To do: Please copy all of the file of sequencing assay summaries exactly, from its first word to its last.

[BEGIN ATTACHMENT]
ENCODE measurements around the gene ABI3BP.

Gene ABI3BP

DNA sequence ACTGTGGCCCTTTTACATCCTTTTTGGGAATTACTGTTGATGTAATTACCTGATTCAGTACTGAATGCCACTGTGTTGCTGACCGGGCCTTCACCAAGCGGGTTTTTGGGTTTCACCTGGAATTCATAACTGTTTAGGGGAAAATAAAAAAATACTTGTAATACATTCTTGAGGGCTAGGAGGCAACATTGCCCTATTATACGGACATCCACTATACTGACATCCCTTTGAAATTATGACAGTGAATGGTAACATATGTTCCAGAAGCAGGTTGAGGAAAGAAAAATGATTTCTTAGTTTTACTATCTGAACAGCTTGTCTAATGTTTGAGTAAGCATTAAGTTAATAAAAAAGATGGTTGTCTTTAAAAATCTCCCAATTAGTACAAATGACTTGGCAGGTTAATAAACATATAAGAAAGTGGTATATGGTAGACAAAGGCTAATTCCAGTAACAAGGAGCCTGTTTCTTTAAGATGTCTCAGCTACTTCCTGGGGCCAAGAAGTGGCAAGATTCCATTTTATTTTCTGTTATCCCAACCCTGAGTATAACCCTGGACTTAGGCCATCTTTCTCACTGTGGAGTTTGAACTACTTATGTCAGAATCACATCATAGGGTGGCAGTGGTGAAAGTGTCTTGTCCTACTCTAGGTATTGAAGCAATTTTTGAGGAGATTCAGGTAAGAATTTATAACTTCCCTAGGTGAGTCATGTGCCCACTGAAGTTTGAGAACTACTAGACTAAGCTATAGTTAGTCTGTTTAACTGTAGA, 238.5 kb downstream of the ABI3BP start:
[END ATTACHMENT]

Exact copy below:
ENCODE measurements around the gene ABI3BP.

Gene ABI3BP

DNA sequence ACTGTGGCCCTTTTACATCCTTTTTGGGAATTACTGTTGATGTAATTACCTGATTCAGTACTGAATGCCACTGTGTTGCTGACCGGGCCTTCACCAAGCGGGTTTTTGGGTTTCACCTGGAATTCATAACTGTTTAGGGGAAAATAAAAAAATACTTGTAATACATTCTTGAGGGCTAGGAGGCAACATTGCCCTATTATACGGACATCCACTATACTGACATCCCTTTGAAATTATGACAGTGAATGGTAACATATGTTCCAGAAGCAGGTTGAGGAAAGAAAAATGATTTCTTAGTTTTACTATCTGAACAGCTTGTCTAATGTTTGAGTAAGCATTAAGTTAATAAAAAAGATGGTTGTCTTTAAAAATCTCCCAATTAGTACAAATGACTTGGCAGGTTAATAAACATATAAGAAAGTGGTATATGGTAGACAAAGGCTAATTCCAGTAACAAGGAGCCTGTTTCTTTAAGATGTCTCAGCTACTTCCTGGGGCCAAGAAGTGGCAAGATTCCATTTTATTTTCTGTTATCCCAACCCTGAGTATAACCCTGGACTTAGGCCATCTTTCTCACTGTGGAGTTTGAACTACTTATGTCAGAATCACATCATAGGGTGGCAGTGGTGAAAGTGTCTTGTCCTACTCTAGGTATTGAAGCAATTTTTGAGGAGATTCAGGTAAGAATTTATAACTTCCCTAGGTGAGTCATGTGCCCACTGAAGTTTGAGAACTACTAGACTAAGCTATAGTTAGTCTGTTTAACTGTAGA, 238.5 kb downstream of the ABI3BP start: